Biggest New York Events Of The 2000s

February 28, 2018 - 3:26 am

New York events both large and small would forever be eclipsed by the happenings of September 11, 2001. Despite the enormity and ongoing aftermath of that day, New Yorkers continued to display the spunk and spirit they are known for. Although for many life would never normalize, events throughout the decade continued to unfold, shaping the city and those who live here.

The Towers Fall: September 11, 2001

The attack of 9/11 seared a new realization about the nature of evil into the American consciousness. The attack was caused by 19 Islamic al-Qaeda militants, from Saudi Arabia and other Arabic nations. The militants hijacked four planes and carried out suicide missions against U.S. targets. Two of the planes were flown into the two towers of the World Trade Center, toppling them. One flew into the Pentagon in Washington, D.C. and one was felled by passengers, thwarting the attack and causing the plane to crash in a Pennsylvania field. The intended target of the forth plane remains unknown. Over 3,000 innocent lives were taken that day, including close to 400 first responders.

A Plane Crashes in Queens: November 12, 2001

Despite initial fears that American Airlines Flight 587, and the 260 souls aboard were the latest victims of a terrorist attack, the plane’s crash was ultimately determined to have been caused by an overuse of the rudder controls and human error. The airbus, bound for the Dominican Republic, crashed into the sleepy neighborhood of Belle Harbor, an area known for its high occupancy by first responders and their families.

Those in the neighborhood, still reeling from the September 11th attacks, watched in horror as the plane exploded and burned on their streets, taking five unsuspecting Belle Harbor residents along with it. The plane narrowly missed the popular Irish pub and firemen’s hangout, The Harbor Light. A total of 265 people died as a result of the crash, which was devastating to all New Yorkers and the Dominican community in particular.

A Ferry Crash Kills 11: October 15, 2003

It should have been just another trip home for the 1,500 passengers of the Andrew J. Barberi, a ferry boat bound for the docks of St. George, Staten Island. Instead, the boat, suddenly angled away from its standard berth and at full speed, crashed into a concrete maintenance pier nearby. The boat’s main deck, stuffed full of passengers waiting to disembark, was practically shredded by the impact of the pier, which pierced it. Panic ensued yet the boat remained in the water for 20 minutes until it was turned and docked in another berth. Ten people were left dead and 71 were injured, some catastrophically. Another fatality occurred as a result of the crash two months later, bringing the total number of victims to 11. Despite a city ordinance requiring two pilots to be on duty at all times during docking, only one was at the helm. The pilot, Richard Smith, was said to have been asleep at the controls due to his use of several painkillers, which caused drowsiness. He attempted suicide several times after the crash, but was unsuccessful. Smith pled guilty to manslaughter and was sentenced to 18 months in prison. Because the ferry company employing him did not adhere to city rules, its director, Patrick Ryan, was also sentenced to one year and a day in prison, on similar charges.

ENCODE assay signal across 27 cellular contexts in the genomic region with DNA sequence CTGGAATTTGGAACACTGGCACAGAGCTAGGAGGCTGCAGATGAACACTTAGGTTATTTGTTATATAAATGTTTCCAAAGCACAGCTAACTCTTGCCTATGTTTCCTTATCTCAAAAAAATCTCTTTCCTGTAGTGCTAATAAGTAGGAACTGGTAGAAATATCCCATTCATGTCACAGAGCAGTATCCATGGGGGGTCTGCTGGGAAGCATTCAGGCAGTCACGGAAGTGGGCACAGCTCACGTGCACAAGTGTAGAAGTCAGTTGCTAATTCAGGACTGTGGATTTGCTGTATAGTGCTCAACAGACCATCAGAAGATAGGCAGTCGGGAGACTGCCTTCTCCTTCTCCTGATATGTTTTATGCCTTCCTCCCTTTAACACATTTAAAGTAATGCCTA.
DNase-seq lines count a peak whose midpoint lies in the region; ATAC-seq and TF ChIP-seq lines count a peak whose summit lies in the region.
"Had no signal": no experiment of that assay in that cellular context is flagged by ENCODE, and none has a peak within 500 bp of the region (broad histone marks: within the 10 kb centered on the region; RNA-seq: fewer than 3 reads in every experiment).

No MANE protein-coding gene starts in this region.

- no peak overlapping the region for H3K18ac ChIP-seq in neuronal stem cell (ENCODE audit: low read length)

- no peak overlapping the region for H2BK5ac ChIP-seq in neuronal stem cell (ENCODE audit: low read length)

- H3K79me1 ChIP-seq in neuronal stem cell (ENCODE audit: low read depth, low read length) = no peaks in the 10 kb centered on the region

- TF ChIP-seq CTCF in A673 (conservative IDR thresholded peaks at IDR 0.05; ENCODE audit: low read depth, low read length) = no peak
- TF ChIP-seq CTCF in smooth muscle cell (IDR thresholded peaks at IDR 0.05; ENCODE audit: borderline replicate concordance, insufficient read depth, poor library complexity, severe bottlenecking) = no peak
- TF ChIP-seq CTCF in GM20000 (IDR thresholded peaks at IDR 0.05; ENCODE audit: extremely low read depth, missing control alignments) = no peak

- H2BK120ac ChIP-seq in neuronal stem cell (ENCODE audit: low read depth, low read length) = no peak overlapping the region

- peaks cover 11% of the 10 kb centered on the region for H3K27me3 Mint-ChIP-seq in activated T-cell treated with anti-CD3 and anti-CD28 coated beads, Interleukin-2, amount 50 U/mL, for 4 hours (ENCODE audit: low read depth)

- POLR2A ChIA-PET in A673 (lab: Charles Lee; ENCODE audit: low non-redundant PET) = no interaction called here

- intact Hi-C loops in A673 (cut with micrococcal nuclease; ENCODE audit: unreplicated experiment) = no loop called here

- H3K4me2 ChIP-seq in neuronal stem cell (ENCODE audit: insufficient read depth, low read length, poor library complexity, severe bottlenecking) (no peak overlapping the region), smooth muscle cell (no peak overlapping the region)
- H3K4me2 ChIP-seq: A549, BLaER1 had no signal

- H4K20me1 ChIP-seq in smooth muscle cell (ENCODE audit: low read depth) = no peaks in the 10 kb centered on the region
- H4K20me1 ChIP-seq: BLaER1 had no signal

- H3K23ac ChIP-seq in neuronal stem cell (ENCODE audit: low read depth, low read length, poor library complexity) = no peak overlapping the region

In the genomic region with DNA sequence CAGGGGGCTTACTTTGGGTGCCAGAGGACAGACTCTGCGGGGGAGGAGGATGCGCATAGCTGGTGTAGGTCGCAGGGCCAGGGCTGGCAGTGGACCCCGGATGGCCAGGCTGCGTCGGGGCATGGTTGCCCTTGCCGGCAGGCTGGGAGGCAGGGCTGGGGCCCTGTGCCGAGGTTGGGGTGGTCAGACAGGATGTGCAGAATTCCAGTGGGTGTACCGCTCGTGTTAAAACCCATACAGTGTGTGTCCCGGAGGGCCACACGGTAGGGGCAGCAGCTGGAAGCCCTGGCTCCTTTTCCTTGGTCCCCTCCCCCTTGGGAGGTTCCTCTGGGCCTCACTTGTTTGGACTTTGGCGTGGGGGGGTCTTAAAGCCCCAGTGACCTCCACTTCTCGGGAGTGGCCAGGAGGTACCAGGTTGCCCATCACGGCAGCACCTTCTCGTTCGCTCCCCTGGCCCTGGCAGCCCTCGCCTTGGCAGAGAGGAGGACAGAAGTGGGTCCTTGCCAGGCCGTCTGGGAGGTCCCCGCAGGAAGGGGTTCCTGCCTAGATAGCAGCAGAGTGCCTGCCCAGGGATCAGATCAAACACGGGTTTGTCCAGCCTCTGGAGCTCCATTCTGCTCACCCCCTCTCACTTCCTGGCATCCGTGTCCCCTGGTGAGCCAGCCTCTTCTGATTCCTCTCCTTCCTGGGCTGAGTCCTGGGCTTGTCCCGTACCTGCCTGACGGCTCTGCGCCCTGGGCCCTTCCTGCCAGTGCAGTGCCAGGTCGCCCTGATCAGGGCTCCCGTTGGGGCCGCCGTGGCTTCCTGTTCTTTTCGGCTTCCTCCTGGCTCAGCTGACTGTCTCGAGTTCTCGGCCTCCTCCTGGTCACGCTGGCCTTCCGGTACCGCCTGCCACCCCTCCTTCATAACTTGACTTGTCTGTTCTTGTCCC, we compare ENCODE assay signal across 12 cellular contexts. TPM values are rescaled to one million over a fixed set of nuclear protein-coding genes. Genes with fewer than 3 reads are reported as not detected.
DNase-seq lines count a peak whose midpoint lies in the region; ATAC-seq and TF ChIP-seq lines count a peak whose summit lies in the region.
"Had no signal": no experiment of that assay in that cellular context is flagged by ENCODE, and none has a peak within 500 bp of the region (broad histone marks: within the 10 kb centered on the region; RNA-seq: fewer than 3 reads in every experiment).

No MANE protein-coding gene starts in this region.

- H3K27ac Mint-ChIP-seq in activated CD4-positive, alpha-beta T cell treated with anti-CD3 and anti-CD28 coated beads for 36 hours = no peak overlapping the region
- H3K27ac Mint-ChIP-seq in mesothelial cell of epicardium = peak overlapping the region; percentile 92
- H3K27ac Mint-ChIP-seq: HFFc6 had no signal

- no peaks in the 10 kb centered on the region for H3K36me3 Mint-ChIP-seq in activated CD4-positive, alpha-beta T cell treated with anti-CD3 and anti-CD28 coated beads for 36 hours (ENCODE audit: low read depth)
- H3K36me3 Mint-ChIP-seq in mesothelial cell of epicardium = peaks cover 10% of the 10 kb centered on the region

The Great Recession Begins: December 2007

Considered the worst economic global downturn since the end of WWII, the most recent recession lasted 18 months from December of 2007 until June of 2009, according to the U.S. National Bureau of Economic Research. The years preceding the recession were earmarked by the emergence of risky loan practices and the granting of sub-prime mortgages, which decreased in value when the housing market bubble burst. Mortgage payment defaults escalated dramatically and people lost their homes in horrifying numbers. Investment and commercial banking institutions, both in the U.S. and in Europe, suffered dramatic losses and many faced bankruptcy, causing a dramatic de-escalation in international trade and a huge spike in unemployment rates. Median household wealth fell by at least 25 percent or more in many geographic areas, some of which have still not fully recovered.

New Yorkers Don Their Walking Shoes: 2009

Where else but in New York can a dilapidated stretch of rail line become an idyllic walkway? The High Line, an abandoned section of railway suspended 30 feet above Chelsea, was targeted for demolition decades ago. Still under construction but mostly open to the public, the High Line now features wild foliage, park benches, children’s play areas and never before seen, sweeping views. The self-seeded landscape is comprised of over 200 wild species of plant life. Upon completion, the High Line will include the New Whitney Museum along its southern tip. That same year, sections of Broadway and Herald Square were closed to traffic and a pedestrian mall designed as part of the Green Light for Midtown Project.